One week after the Pennsylvania primary election, Dr. Mehmet Oz, the Trump-endorsed Republican candidate for U.S. Senate, maintained a nearly 1,000-vote lead on his opponent, establishment-endorsed candidate David McCormick.
As of Tuesday morning, 99 percent of the votes from the Keystone State’s May 17 election were counted. All of the counties’ unofficial vote tallies, including the remaining one percent, are due to the Pennsylvania Department of State by 5 p.m. on Tuesday where they will be reviewed for an automatic recount.
Oz has carried the lead for the last seven days, but Pennsylvania’s dragging primary election results have been deemed too close to call. Regardless of the outcome of the Republican showdown, Pennsylvania’s dawdling election tally system requires serious attention and reform.
Pennsylvania is a big and important state whose elections often capture the curiosity of the nation. Yet, between mail-in ballots and glitches, the state is still struggling to define an election day process that ensures votes are legal and expeditiously tabulated.
While other states release their results on election night, Pennsylvania routinely opts to prolong counting for days and days, something that polling strongly suggests undermines the public’s trust in elections. And that’s just for a primary election. Imagine a presidential election coming down to the wire and taking this long.
Without a principled and structured outline for counting conduct, confidence in elections plummets and people can use delays to their advantage. Take the chaotic Iowa caucuses in 2020 as a prime example. After serious snafus and errors, Democrat voters were left for days without knowing who their party’s frontrunner was.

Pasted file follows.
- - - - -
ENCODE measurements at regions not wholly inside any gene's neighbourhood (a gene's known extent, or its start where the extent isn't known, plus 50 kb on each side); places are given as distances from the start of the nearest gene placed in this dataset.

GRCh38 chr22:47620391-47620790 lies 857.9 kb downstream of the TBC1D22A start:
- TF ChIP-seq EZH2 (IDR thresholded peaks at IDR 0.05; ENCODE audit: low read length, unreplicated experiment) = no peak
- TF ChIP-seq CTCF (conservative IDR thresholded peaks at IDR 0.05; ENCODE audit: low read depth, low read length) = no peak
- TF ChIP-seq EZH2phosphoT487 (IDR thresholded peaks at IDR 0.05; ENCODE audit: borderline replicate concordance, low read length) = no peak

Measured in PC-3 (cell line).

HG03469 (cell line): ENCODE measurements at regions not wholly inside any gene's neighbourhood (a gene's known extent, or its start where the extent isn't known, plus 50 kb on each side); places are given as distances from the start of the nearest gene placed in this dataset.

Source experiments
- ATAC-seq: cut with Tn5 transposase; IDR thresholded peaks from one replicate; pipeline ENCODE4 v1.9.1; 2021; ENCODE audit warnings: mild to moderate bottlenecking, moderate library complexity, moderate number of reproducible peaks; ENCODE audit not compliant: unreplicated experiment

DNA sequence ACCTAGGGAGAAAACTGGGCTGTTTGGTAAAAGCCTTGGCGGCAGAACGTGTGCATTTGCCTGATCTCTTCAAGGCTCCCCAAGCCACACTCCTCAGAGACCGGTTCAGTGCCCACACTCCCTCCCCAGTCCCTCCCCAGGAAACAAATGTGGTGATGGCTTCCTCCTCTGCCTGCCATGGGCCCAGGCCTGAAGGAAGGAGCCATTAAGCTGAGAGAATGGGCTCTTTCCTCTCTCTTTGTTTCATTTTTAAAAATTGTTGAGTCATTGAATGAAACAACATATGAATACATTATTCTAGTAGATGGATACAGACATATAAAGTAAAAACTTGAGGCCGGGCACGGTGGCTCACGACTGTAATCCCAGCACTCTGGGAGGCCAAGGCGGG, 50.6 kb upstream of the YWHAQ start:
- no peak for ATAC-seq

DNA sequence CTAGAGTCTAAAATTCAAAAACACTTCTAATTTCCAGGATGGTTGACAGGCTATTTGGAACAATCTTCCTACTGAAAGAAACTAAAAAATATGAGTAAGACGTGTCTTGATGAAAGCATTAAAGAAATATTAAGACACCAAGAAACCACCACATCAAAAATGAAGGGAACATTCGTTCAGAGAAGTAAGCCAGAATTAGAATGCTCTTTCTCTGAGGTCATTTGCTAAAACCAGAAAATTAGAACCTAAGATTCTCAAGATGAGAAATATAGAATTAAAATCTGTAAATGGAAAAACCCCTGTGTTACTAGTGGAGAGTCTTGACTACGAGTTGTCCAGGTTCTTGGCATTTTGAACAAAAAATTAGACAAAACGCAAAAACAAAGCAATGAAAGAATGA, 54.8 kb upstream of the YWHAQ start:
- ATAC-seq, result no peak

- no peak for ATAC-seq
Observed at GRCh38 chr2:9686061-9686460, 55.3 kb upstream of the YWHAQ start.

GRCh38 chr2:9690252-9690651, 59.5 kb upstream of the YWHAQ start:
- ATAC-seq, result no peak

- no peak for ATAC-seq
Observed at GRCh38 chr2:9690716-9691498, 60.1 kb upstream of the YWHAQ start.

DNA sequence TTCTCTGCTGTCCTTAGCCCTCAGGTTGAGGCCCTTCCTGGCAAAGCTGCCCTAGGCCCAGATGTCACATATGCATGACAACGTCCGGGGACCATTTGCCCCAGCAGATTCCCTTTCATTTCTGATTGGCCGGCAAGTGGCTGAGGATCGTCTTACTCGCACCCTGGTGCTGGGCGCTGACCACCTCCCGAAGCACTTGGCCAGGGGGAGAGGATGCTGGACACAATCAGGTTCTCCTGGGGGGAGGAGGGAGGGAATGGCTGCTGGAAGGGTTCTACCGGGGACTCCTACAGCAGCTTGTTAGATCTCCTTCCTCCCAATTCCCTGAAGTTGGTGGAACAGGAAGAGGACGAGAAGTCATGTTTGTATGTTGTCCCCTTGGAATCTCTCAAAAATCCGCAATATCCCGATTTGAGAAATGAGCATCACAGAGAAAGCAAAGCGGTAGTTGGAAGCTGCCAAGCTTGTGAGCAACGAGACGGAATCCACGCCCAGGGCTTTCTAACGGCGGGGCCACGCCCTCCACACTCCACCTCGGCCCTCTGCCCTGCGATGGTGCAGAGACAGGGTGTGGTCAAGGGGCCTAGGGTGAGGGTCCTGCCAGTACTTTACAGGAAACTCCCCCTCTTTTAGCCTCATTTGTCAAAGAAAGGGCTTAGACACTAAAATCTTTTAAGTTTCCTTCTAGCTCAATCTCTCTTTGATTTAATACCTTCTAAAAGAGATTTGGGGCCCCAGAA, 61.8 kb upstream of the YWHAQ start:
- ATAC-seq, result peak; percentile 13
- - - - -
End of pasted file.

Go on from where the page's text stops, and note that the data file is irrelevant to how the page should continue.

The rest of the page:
Internal numbers from Bernie Sanders’ campaign suggested he was in the lead. Pete Buttigieg quickly countered with his own set of triumphant numbers. While the elections system in Iowa scrambled to determine a winner, the two candidates and establishment Democrats fought to control the media’s attention and favor.
The same could be said about Pennsylvania’s week-long counting affairs. While voters anxiously await results, McCormick is asking that mail-in ballots be counted even if they have not been dated by the voter, as required by law as part of a testament of authenticity.
To ensure that Americans trust our democracy, which so many politicians on both sides of the aisle say is regularly threatened, we must create and rely on a system worth of trust. Waiting an entire week to hear the results of a primary election simply isn’t that system.
Instead, Republicans should rally around ensuring electoral votes are tabulated securely and quickly in a way that bestows voters with confidence.